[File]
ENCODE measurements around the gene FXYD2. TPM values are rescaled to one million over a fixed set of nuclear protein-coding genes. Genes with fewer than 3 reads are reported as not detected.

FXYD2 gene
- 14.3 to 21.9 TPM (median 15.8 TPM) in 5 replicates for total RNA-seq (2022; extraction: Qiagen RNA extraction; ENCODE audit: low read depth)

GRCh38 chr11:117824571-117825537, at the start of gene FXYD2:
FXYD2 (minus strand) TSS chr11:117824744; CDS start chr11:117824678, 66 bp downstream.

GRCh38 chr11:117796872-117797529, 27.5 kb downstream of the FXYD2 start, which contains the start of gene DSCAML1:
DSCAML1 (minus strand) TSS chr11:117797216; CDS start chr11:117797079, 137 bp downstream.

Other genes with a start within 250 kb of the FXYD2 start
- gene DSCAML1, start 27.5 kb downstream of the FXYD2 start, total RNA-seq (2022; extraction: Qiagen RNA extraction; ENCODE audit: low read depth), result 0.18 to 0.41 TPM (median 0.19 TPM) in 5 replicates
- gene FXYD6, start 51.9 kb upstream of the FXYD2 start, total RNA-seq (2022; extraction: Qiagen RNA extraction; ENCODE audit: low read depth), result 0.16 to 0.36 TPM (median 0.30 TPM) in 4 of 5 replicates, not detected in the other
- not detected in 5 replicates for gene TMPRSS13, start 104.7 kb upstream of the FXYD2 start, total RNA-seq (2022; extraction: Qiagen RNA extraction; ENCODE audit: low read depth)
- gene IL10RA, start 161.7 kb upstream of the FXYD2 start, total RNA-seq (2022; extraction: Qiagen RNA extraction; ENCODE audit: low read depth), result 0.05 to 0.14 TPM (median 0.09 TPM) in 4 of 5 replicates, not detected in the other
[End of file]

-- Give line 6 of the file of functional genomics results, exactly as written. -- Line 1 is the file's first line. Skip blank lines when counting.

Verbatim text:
GRCh38 chr11:117796872-117797529, 27.5 kb downstream of the FXYD2 start, which contains the start of gene DSCAML1: